— The Oregonian, Portland, March 26

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    Oregon Lawmakers Propose Alternative To Prison For Offenders Raising Children

    Before he was elected to the Oregon statehouse, Rep. Andy Olson, R-Albany, spent 29 years as an officer and lieutenant with the Oregon State Police.

    During those years, particularly during his time in Klamath Falls and Cottage Grove, he says, Olson saw children affected when their parents were arrested for criminal offenses.

    “You wished we could have had a track in place to have helped and kept families together. There’s consequences with committing crimes, but you have to ask yourself is there some means we can break the cycle?” he says.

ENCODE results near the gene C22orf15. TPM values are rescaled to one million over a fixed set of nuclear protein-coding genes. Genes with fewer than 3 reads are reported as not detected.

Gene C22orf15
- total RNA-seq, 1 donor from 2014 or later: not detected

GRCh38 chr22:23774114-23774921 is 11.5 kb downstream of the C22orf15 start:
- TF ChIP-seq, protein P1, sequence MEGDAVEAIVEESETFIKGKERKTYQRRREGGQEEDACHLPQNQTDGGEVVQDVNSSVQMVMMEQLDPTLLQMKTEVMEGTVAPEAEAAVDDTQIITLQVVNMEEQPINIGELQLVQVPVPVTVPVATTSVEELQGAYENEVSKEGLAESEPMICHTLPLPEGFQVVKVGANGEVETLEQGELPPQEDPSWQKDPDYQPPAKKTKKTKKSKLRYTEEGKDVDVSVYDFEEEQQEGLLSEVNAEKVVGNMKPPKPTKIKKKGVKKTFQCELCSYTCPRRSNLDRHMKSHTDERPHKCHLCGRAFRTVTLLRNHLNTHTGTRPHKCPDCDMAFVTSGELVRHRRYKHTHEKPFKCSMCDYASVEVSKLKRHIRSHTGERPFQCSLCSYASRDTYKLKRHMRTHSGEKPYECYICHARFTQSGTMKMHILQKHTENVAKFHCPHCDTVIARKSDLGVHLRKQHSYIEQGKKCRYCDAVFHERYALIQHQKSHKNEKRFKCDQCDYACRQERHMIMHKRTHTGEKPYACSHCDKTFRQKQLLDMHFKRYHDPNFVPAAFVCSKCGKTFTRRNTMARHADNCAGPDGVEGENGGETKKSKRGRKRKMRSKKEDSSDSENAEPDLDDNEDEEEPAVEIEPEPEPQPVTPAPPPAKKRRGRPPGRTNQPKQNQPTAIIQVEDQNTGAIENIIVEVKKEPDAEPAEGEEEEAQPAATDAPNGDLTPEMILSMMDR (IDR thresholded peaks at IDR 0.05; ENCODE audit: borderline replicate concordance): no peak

Olson is now the Republican co-sponsor of a House bill that creates a separate track for offenders who are parents with custody of their children.

    Rep. Jennifer Williamson, D-Portland, is the driving force behind the measure known as HB 3503.

    The bill gives judges the discretion to sentence eligible parents facing prison sentences of a year or more to 24 months of probation instead. It also gives the Department of Corrections the ability to reduce sentences by six months for some parents who are already serving time.

    “It’s focused on children, and keeping the family together,” Williamson says. “I know that is a bipartisan issue.”

    The representatives say the bill builds on work they did last session shortening some prison sentences slightly in an effort to slow the growth of Oregon’s prison population. Williamson and Olson say their new proposal could improve outcomes for families and save the state more money by reducing the amount of women in prison and avoiding the costs associated with placing the children of inmates in foster care.